Halloween imagery is infused throughout this first sequence, and it really provides a lovely atmosphere when combined with the feel of the fog smothered city. Jack o’lanterns and references to the holiday abound, all serving to remind her, in an unwelcome way, of her father and his warnings. But, as we move into the present of this story, it is her boyfriend, and not her father, who becomes her chief foil. He’s an app programmer, which means he sits around all day playing video games and eating last night’s pizza. Nancy is not a happy camper. Nothing around the apartment is getting done, including the fixing of a leaky toilet and series of pipes, causing constant water issues. They have an argument and Nancy decides to go out for a walk, contemplating either breaking up or cooling off.

This middle section of this 20 page story contains some of the most beautiful writing Miskowski musters.  As Nancy reflects on her history, her present situation, and her immediate surroundings, we get a taste of Miskowski’s literary prowess. One passage in particular caught me up. As Nancy passes Dead Poet’s Corner and sees two aging hippies walking hand in hand, presumably seeing also everything she does not have in her current relationship, we get a profound sense of both melancholy and regret. “Night was spreading across the neighborhood. Nancy walked on. The sad grace of the couple on the lawn made her shudder but she couldn’t say which emotion was stronger, disappointment or dread. She didn’t like to think of the future anymore.”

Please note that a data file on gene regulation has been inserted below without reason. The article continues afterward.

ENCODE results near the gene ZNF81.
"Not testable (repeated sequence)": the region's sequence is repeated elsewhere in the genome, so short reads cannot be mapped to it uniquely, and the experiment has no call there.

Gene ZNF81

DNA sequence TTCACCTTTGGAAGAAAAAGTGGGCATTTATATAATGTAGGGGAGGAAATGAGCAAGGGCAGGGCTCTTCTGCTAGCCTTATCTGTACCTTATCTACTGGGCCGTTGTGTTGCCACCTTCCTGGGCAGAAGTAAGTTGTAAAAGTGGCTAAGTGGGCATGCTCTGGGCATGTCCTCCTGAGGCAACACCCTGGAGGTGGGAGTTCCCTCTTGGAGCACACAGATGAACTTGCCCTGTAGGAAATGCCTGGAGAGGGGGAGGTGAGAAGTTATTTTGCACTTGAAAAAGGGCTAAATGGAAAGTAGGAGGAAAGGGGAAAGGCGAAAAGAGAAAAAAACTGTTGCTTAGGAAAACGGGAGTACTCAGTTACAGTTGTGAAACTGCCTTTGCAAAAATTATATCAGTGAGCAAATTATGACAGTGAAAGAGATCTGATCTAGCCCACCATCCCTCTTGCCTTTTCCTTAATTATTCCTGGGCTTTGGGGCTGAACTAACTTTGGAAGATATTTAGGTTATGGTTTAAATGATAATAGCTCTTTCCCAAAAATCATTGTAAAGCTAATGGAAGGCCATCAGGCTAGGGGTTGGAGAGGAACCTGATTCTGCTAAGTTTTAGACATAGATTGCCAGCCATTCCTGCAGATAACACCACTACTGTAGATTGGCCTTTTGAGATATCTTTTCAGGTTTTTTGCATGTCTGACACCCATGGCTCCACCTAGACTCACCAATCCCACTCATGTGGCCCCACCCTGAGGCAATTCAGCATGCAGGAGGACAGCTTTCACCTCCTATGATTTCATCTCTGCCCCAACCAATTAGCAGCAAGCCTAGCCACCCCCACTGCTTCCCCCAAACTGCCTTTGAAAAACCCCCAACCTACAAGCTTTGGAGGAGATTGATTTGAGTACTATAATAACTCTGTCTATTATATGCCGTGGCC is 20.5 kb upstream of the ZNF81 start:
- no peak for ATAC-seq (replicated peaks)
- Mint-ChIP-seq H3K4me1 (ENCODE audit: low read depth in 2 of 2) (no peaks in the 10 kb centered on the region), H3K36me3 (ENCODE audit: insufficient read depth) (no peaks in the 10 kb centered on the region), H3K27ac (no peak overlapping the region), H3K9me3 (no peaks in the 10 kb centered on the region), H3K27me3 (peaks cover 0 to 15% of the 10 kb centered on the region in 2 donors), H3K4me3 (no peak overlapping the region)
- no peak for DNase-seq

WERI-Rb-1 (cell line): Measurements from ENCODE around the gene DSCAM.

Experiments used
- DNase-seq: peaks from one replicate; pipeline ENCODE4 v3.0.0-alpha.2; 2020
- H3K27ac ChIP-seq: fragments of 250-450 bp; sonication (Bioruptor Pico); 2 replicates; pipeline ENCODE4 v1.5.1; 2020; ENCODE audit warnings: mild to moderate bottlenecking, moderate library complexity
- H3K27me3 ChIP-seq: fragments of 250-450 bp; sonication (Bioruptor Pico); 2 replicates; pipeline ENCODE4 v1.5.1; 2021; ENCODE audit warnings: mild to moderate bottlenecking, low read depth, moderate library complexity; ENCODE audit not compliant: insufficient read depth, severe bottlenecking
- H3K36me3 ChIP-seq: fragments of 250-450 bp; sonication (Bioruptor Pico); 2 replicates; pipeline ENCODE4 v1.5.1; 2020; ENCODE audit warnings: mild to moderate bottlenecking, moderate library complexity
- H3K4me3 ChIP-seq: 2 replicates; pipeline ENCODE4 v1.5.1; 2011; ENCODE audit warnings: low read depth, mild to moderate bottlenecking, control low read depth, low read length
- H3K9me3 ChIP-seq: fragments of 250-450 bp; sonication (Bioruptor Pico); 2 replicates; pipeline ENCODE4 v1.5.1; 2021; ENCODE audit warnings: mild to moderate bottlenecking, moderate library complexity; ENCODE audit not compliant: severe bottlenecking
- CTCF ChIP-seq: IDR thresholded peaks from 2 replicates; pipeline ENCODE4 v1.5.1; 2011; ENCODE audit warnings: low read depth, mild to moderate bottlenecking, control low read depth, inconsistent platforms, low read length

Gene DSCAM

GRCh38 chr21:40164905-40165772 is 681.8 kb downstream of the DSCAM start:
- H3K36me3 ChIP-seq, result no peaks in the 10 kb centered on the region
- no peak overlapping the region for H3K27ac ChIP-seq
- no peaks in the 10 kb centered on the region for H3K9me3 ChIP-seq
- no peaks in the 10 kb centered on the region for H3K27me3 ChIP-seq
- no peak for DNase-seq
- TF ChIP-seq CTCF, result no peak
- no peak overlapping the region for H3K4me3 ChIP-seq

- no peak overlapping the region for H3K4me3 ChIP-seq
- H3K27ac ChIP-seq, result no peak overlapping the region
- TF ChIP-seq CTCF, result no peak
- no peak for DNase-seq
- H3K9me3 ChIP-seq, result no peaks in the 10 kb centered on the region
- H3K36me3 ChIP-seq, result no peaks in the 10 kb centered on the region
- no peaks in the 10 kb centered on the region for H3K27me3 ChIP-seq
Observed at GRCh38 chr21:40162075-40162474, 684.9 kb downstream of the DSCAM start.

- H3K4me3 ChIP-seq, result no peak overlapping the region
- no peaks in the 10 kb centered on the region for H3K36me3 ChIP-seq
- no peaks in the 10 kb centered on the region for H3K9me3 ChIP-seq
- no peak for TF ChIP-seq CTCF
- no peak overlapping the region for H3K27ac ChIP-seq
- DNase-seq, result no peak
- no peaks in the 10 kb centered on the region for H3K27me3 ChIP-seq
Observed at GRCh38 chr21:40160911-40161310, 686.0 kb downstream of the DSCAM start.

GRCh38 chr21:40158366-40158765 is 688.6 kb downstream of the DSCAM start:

This is a turning point towards the story’s final and weirdest act. On her walk back she observes an apartment building that has somehow escaped her notice before. It’s a bit odd looking, but then again, so is a lot of Seattle. It seems to her out of place (she mentions New Orleans), and possibly out of time. It has a bizarre, Seattle_-_west_on_S_Washington_St_at_night_02[1].jpgalmost nautical, theme to it appointments. A man, “studying his fingernails,” sits on a folding chair outside the main door. After a brief and equally as odd conversation, she enters the building to allow the man to show her an apartment. She doesn’t think she’s serious in any way, just wants a handle with which to shake her languorous boyfriend. Very quickly the tour turns quite Lovecraftian, and into something that I thought was reminiscent of some scenes from the John Carpenter film “In the Mouth of Madness.”  I’ve always liked how that film showed images that maybe were crazy, maybe weren’t and played on your doubts and fears, and Miskowski does that very well here in a few, short pages. At first, there’s just a little bit off…“She forced herself to look down at three babies crawling in sodden diapers, all of them wailing. Their faces glistened with tears and snot and as they crawled they left wet trails like slugs.” Three sick, crying babies in diapers. An innocuous enough image until you begin to  think about it. Who let’s their babies crawl around apartment hallways and steps? Who lets sick babies out unattended? It’s a very subtle madness and very well done. In the end, our hero makes a choice that is the living opposite of her dad’s best advice in a move that calls to mind the ending of The Shadow Over Innsmouth. And that’s all I’ll say about that.